LETTERS From CAMP Rehoboth
|by Rich Barnett|
|While You Were Away
Well, well, well, it seems another Memorial Day is upon us. Time to try out the new restaurants and try on the latest summer fashions. Time to think about moisturizing and socializing. And time to check out the new crop of shirtless waiters at Aqua.
Not so fast. Before we skip into summer, I still have some off-season stories to share. I know you're curious about what goes on down here when you're away. I have, therefore, carefully selected six stories for your amusement. Stories I think epitomize the off-season. Ones you probably won't hear people talking about in the queer cocktail lounges and swank dinner parties of Rehoboth. They won't tell you these things. But I will.
Chicken Fat Leaks 20 Miles A Perdue chicken truck leaked poultry fat along 20 miles of highway, causing at least four crashes and making a stinky mess, so reported the New York Times. Yes, the New York Times. A policeman on the scene said the grease stuck to tires and spread to other roads, causing "a real funky odor." I must admit this occurred further down the Peninsula, but given all the chicken trucks in Sussex County I felt it in the public interest to warn all you fabby boys who race east on Routes 16 and 404 on Friday nights to keep your eyes open for this special kind of Delmarva black ice.
#6 Sells for $645,000 Delawareans have a fetish for low-digit black and white license plates. You've seen them around town, I'm sure. If you own a low number it means you're a somebody or that you hail from an old Delaware family. Plate number 6 sold for $645,000 at one of Butch Emmert's auctions in Rehoboth in February. Its purchaser was a man from New Castle County.
According to news reports, the crowd of 500 cheered and chanted "go for it" to spur on their favored bidders in their attempts to win the low number plate that the auctioneer likened to the Mona Lisa.
The night before the auction, I was in a local watering hole talking to a gentleman who spends his time in Rehoboth and Palm Beach. Said gentleman was expressing some interest in plate number 6. I suggested that perhaps a 6 wasn't such a good message to advertise to the world. An 8 or a 9, for sure, but a 6 is, well, just average.
The County, A Novella It was the Pepto-Bismal pink cover with the drawing of a bulldozer knocking over a tree that caught my eye at the cash register at Browseabout Books. What convinced me to plunk down $8.95 for what is basically 37 Xeroxed pages folded in half and stapled was the fact that this story about overdevelopment in a fictional countyvery much like Sussex Countywas written by a man named Mike Mock who grew up here and who has been in local real estate since 1983. The proceeds support the Delaware Breast Cancer Coalition, but the messages are designed to support the candidacy of Judson Bennett, a Republican running for the 3rd District Council seat for Sussex County Council.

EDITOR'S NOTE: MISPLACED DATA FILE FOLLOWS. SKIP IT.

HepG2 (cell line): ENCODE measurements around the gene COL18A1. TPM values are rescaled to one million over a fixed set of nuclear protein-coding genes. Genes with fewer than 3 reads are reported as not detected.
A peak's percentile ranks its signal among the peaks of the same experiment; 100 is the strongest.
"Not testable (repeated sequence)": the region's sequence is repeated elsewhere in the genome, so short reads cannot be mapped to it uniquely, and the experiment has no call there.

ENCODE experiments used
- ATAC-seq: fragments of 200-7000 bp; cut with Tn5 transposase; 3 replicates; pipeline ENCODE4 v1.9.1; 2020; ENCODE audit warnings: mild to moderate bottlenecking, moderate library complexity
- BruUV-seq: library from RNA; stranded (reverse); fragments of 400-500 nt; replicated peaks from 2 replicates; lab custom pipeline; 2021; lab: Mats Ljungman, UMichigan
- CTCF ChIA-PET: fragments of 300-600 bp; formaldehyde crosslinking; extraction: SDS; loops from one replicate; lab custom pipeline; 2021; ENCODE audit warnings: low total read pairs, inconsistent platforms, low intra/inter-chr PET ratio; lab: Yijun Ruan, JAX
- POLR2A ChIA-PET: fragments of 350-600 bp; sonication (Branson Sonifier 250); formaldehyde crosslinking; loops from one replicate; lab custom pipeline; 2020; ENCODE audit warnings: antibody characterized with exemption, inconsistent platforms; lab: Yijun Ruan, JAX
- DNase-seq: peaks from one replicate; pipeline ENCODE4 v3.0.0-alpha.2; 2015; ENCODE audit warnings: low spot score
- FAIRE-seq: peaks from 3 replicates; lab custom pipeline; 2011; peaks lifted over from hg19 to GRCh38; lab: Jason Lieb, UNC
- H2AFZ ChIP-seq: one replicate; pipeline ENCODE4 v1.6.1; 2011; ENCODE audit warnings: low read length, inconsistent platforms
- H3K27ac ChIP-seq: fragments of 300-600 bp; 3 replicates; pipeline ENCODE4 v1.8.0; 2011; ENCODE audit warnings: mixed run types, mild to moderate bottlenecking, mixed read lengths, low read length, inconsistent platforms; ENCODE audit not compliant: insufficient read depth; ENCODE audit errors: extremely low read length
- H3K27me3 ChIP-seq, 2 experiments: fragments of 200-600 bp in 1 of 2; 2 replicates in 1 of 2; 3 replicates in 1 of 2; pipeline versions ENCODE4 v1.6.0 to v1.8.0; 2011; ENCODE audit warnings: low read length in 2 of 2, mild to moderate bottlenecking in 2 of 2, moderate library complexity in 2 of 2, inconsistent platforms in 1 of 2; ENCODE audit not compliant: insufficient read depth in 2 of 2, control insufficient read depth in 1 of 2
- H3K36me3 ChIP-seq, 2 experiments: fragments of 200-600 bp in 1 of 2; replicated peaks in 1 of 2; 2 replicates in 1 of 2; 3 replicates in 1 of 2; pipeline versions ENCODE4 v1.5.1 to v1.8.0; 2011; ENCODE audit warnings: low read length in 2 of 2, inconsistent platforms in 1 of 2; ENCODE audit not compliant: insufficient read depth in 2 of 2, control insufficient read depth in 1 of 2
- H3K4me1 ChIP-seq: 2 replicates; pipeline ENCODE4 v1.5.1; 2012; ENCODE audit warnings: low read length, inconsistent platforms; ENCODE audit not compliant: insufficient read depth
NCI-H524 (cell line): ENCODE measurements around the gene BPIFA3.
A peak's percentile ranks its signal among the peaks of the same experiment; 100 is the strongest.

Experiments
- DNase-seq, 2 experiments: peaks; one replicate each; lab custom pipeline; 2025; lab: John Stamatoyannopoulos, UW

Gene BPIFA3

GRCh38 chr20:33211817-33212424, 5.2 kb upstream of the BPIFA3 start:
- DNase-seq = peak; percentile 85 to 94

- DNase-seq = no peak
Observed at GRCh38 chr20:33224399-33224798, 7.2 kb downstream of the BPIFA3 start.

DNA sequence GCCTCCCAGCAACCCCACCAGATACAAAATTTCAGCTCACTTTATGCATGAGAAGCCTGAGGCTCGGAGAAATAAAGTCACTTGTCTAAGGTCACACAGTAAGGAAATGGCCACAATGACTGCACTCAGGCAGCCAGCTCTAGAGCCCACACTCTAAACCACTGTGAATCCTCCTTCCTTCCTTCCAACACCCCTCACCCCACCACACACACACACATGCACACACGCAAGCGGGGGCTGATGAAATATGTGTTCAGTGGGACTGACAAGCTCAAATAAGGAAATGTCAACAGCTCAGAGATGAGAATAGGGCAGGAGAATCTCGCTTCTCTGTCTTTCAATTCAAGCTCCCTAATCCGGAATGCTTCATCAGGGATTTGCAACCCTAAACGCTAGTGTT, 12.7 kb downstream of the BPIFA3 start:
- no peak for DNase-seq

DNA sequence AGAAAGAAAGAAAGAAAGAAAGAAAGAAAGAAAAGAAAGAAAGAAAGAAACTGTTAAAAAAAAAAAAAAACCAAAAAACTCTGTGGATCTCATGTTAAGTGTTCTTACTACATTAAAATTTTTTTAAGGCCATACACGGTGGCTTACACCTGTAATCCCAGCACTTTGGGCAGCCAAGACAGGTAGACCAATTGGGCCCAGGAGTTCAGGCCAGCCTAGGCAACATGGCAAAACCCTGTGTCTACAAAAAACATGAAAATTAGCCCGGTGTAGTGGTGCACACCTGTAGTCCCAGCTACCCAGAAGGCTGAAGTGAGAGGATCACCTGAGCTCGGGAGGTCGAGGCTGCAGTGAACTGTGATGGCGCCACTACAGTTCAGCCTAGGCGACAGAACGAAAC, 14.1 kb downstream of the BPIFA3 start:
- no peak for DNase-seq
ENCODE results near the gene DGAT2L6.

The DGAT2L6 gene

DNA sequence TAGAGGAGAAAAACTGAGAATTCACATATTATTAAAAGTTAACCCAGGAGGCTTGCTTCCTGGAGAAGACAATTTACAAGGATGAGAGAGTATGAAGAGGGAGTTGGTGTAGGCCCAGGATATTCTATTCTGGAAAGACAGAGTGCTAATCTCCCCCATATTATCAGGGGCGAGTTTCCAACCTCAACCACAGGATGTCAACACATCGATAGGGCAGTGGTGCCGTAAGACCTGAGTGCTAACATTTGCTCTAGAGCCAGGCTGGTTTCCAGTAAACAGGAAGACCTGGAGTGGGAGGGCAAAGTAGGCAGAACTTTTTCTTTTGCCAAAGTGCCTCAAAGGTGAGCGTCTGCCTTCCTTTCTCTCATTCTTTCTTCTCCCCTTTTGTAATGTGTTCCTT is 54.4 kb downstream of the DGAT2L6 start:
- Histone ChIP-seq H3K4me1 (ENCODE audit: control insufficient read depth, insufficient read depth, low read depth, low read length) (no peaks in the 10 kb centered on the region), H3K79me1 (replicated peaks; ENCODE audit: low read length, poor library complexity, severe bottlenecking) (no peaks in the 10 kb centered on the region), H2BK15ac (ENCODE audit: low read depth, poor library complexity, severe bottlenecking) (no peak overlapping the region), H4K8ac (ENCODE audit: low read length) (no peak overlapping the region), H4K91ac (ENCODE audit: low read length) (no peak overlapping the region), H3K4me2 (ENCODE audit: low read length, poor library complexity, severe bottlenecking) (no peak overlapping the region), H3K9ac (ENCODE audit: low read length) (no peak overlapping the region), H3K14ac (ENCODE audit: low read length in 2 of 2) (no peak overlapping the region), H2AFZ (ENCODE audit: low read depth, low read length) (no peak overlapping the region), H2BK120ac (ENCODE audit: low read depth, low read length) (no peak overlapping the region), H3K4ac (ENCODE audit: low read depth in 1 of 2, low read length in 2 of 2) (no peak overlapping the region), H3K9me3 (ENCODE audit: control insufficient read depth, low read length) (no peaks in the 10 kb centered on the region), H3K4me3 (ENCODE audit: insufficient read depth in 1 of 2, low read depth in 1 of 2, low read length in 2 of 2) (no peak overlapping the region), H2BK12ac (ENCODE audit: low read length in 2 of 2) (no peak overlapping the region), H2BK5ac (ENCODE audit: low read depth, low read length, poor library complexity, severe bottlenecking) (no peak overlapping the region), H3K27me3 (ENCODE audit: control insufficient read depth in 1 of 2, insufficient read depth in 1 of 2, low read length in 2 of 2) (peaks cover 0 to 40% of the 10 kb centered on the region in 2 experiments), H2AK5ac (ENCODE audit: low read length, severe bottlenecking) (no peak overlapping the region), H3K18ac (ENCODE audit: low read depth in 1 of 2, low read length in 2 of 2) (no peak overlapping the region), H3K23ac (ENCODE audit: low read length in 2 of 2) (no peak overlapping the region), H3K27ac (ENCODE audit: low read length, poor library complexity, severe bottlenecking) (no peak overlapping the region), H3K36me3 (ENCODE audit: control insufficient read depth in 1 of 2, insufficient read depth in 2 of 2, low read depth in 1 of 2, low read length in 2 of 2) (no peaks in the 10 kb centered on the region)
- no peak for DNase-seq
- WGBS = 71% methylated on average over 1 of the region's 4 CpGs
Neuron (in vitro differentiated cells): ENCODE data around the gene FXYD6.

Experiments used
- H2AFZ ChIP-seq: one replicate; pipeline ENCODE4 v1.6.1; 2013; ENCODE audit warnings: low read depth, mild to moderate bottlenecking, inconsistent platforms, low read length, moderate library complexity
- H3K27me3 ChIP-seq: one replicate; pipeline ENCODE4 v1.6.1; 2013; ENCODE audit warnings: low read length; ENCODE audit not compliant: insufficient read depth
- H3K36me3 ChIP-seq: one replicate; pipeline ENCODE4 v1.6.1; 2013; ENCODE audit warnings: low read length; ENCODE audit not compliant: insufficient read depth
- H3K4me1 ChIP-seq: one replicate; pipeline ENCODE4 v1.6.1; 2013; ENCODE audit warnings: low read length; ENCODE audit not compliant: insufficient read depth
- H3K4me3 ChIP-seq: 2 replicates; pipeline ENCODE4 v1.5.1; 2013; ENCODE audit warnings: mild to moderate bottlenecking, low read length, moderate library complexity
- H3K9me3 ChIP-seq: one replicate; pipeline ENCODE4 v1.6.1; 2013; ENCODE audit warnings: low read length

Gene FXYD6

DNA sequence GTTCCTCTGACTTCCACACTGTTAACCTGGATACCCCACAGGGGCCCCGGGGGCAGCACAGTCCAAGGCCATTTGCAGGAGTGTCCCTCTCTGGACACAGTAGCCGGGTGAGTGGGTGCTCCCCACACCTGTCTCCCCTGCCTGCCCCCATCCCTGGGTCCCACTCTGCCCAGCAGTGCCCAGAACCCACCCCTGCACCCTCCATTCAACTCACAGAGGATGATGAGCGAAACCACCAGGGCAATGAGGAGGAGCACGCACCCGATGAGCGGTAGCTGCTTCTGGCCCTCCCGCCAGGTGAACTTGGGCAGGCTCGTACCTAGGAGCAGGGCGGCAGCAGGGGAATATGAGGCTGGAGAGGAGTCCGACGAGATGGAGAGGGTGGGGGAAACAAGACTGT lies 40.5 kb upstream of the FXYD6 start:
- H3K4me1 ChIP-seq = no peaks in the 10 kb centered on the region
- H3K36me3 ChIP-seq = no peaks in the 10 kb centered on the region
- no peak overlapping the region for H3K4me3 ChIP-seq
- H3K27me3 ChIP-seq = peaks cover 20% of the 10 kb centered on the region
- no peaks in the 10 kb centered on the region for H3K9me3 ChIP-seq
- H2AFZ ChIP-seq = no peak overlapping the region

The novella was written to raise awareness of the problems of overdevelopment in Sussex County. Along the way, it touches on farmers selling land to money-hungry developers, the problems of affordable housing, environmental degradation, and discrimination against blacks, gays, and Hispanics. Mock says he will be writing another book that will come out during Bennett's campaign that will focus on his platform and solutions.
The writing isn't very eloquent and the plot isn't so easy to follow. But, I certainly applaud the concept and, more importantly, the messages.
Runaway Hog Shot on School Property A rifle-toting butcher, his son, and grandson chased an escaped hog into a Mennonite schoolyard in Greenwood, Delaware. The chase started when the 300 pound porker broke out of its pen and made a dash for freedom. The owner grabbed a gun and began chasing it, but when the teachers at the school saw the hog approaching, they hustled the students inside. Listen, I understand the teacher's fear, having been charged by some crazed porkers at the outlet malls. The hog was shot on school property. Even though it is against the law to brandish a firearm on school property in Delaware, the state decided not to prosecute the remorseful butcher.
Where Old Subway Cars Go to Die Did you know there are more than 600 old New York City subway cars off the coast of Rehoboth? Spread out over 1.3 square nautical miles, they make up what is called Red Bird Reef, one of Delaware's eleven artificial reefs. Most of the Mid-Atlantic ocean floor is featureless sand and mud splotches so these reefs are very attractive to marine life and to fishermen. Divers report the reefs teeming with grasses, oysters, mussels, sponges, black sea bass, and tautog. Five coastal states have artificial reef programs to help boost local fish populations.
Delaware was the first state to begin using subway cars back in 2001 when New York City began phasing out use of what were known as "redbird" subway cars. They were called "redbirds" because they were painted a deep red to combat graffiti.
Chicken Wings and Jazz I appreciate irony, even more so when I'm fortunate enough to experience it first hand. Imagine my delight in learning that the Frogg Pondone of my favorite jointsbegan featuring jazz on Friday nights. Tablecloths and votive candles set the ambience for gnawing on teriyaki chicken wings and sipping dirty martinis. I must admit my eyeballs kept bouncing between the singer on stage and the Red Sox game on the television screens. A delightfully ironic treat in a delightfully ironic town.Welcome back. I know you've missed Rehoboth.
Rich Barnett, an unabashed gay, liberal, tree-hugging, whiskey-drinking, Rehoboth cottage-owning story-teller, is working on a book and can be reached at Greenbarn@aol.com.
LETTERS From CAMP Rehoboth, Vol. 18, No. 05 May 16, 2008